Transits, Travels and Tribulations, V
The next question was just where in the South Pacific the expedition should go. Such reports of islands in the vast ocean as existed were not entirely reliable as to latitude and longitude, and one would not, as did Le Gentil in 1761, want to find oneself at sea when the crucial moment arrived. But even as the Endeavour was being fitted out there arrived back from the Pacific the good ship Dolphin. And what news! It had found an island that was a virtual paradise on earth, an island "such as dreams and enchantments are made of . . . ." An island where not only the surroundings were paradisiacal, but where the local culture was also utterly different from that of Europe. In particular, the sailors had discovered, no doubt within minutes of arrival, that the women were extraordinarily free with their sexual favors. The gift of anything metallic would hasten proceedings even further. The captain of the Dolphin had feared his ship would sink at her moorings as her crew enthusiastically ripped the nails from her decks. Her navigators had taken particular care in determining the island's latitude and longitude. Its name was Tahiti. The Endeavour would sail for Tahiti. Considerable quantities of nails would be among her cargo.
So on August 26, 1768 the Endeavour sailed from Plymouth, bearing southwest for Rio, then 'round the horrors of Cape Horn and across some 7,400 kilometers of the Pacific to Tahiti, arriving with almost two months in hand before the transit. Joseph Banks (26, later Sir Joseph, and eventually one of the Royal Society's most colorful presidents), who had joined the expedition as scientific leader and botanist, found previous reports to be accurate.
Soon after my arrival at the tent 3 hansome girls came off in a canoe to see us . . . and with very little perswasion agreed to send away their carriage and sleep in [the] tent, a proof of confidence which I have not before met with upon so short an acquaintance.
But cultural differences went well beyond sexual mores. Ownership seemed a very fuzzy concept, and casually stolen goods became a sore point. Particularly when an important astronomical instrument disappeared and had to be hunted down at gunpoint. The English crew set a poor example, as Banks noted in his journal after a near-perfect observation of the transit:
We also heard the melancholy news that a large part of our stock of Nails had been purloind by some of the ships company during the time of the Observation . . . . This loss is of a very serious nature as these nails if circulated by the people among the Indians will much lessen the value of Iron . . . .
The transit observations concluded, Cook, as per instructions, set off southwestward in search of the great southern continent postulated by philosophers of the day as the counterpart to the great land masses of the northern hemisphere. Instead, he discovered New Zealand and spent six months charting its coasts. Setting off westward once more, he ran into the east coast of Australia and worked northward, charting 3,000 kilometers of coast as he went. That took them out into the channel between the coast and nearly 2,000 kilometers of the Great Barrier Reef. Despite the crew's desperately careful sailing, the beautiful but treacherous reef claimed the Endeavour, and although they eventually got her off they had to beach her for many weeks on the desolate Queensland coast to make repairs.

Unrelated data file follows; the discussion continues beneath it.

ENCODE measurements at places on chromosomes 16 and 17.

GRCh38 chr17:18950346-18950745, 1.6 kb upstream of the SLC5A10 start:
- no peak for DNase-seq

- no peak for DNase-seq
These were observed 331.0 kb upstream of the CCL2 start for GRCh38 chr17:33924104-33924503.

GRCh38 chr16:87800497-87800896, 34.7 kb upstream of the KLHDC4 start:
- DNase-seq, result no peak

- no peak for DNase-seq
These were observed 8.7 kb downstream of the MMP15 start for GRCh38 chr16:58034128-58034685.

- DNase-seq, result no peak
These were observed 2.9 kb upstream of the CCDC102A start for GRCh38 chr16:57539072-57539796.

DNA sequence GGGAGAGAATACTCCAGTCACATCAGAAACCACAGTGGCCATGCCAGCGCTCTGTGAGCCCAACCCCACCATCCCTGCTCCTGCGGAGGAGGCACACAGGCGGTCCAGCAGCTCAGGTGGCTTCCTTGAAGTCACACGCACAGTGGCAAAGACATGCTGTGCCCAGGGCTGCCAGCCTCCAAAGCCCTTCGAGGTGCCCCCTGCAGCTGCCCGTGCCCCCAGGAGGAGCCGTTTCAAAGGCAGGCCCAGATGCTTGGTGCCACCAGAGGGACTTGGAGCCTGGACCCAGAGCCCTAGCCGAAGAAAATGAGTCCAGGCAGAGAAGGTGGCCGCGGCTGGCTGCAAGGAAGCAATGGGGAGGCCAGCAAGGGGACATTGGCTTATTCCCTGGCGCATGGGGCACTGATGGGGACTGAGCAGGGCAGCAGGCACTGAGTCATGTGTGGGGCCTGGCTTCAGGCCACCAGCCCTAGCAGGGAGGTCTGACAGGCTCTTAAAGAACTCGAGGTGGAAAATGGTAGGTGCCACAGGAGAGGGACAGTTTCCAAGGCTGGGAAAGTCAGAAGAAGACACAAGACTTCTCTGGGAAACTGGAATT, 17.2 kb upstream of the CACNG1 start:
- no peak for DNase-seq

With supplies running low, the Endeavour put in to Batavia (Jakarta) for refreshment and more permanent repairs. So far the crew's health had been fine; indeed, Cook, with his insistence on sauerkraut as a defense against scurvy, was famous for protecting the well-being of his crews, but he had no defense against the malaria and dysentery ("the bloody flux") of tropical Batavia. By the time the ship set off to cross the Indian Ocean, round southern Africa and sail the length of the Atlantic, nearly half the crew had died and most of the remainder were severely stricken. But finally, on July 13, 1771, more than two years after the transit, the survivors, weak and shaken, arrived home. Among those they left behind was Charles Green, the expedition's official astronomer. It was reported that he "had been ill some time … [and] in a fit of phrensy got up in the night and put his legs out of the portholes, which was the occasion of his death."
It says something of Cook the man that he would undertake two more expeditions to the Pacific despite these previous experiences. It was, of course, to cost him his life.
So another chapter in the history of the transits of Venus was closed. No one alive then would see another. It remained only to determine how well they had done in arriving at their goal of calibrating the astronomical unit, the distance between the earth and the sun.